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Sepheryn (Quicker Than a Ray of Light)

4.0 out of 5 stars 1 customer review

Price: £17.99
Only 5 left in stock.
Dispatched from and sold by Stewybus.
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£17.99 Only 5 left in stock. Dispatched from and sold by Stewybus.

Amazon's Curtiss Maldoon Store


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Product details

  • Audio CD (1 Mar. 1999)
  • Number of Discs: 1
  • Label: Purple
  • ASIN: B00000JO7X
  • Other Editions: Audio CD  |  MP3 Download
  • Average Customer Review: 4.0 out of 5 stars  See all reviews (1 customer review)
  • Amazon Bestsellers Rank: 593,472 in Music (See Top 100 in Music)

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Format: Audio CD Verified Purchase
Curtiss-Maldoon was a pretty obscure British duo which released two albums on Purple records during 1971-73. Both members were prolific songwriters and both albums feauture only original songs from members Dave Curtiss and Clive Maldoon.

Musically they could be compared to other early 1970's bands like Badfinger, Brinsley Schwarz and Mott the Hoople ( the rockier side ) or Honeybus ( on the softer side ). Working with people like like Steve Howe ( Yes ), Bruce Thomas ( Attractions ) and Roy Dyke ( Ashton, Gardner & Dyke ) they have been secured a (minor) place in the history of rock. Madonna's cover of one of the songs from their first album and turning it into the hit that the band never managed to achieve themselves also helps to keep their memory alive.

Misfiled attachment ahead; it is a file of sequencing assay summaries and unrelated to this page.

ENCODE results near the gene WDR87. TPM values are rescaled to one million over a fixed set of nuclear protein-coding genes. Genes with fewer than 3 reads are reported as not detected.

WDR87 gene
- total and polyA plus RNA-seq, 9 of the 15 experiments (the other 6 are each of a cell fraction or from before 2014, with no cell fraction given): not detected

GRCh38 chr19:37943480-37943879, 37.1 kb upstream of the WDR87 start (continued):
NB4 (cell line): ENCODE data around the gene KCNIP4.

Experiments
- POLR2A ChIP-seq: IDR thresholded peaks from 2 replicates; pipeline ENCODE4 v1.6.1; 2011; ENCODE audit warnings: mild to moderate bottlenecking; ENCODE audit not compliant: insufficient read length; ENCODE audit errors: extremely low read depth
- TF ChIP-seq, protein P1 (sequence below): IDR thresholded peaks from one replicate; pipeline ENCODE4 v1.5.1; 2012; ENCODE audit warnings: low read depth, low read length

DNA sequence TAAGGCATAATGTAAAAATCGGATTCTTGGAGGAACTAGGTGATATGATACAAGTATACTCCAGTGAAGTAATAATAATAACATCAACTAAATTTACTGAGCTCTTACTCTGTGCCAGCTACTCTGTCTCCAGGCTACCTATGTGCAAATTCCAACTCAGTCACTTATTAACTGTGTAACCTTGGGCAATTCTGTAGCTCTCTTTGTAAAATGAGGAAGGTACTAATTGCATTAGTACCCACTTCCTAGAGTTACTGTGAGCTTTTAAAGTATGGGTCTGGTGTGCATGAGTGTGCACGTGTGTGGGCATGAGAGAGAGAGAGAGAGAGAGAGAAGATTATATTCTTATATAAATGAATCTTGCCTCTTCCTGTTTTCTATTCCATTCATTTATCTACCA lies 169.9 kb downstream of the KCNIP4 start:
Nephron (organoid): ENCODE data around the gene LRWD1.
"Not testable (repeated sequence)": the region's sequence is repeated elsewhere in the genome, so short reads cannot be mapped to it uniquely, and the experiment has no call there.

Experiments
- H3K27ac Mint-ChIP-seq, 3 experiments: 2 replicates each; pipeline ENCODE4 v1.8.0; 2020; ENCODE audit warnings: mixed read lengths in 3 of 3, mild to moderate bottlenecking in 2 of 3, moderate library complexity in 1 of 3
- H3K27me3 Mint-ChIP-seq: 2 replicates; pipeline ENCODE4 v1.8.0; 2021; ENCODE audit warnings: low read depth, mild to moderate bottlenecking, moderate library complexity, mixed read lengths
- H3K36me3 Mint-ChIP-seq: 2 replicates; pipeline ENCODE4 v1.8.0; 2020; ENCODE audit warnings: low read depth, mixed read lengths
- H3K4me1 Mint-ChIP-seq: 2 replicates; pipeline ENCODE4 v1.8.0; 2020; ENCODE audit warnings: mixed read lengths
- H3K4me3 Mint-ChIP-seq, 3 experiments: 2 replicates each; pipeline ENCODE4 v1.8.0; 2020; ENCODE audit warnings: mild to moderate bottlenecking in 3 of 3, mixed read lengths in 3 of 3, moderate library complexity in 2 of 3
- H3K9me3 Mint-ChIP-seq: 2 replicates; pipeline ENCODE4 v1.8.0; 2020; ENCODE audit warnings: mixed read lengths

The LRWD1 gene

Madonna changed their song "Sepheryn" into "Ray of Light" and made it a top-ten hit.

On their first album from 1971 they really sound like a band with heavy support from skilled musical friends. The album is musically varied with rockers and ballads - folk, country, pop and rock in a pleasant mixture. Stand-outs are the opener "Man From Afghanistan" a Troggs/Easybeats - type of a simple rocker with a great drive.

Among the softer songs "Ibiza Beach Song" and "Sepheryn" are the most memorable - both half-acoustic tracks ala Magna Carta or Honeybus.

On a couple of the slow rock-ballads the singer might remind you of the young Ian Hunter.

4 bonus-tracks are added from their early sessions; all fine recordings which would have fitted nice into the album; especially the Gram Parsons inspired "Ah It's a Feeling" should have been included in the first place.

The approach on the second album is much softer, and the album comes out almost as a folk-album.
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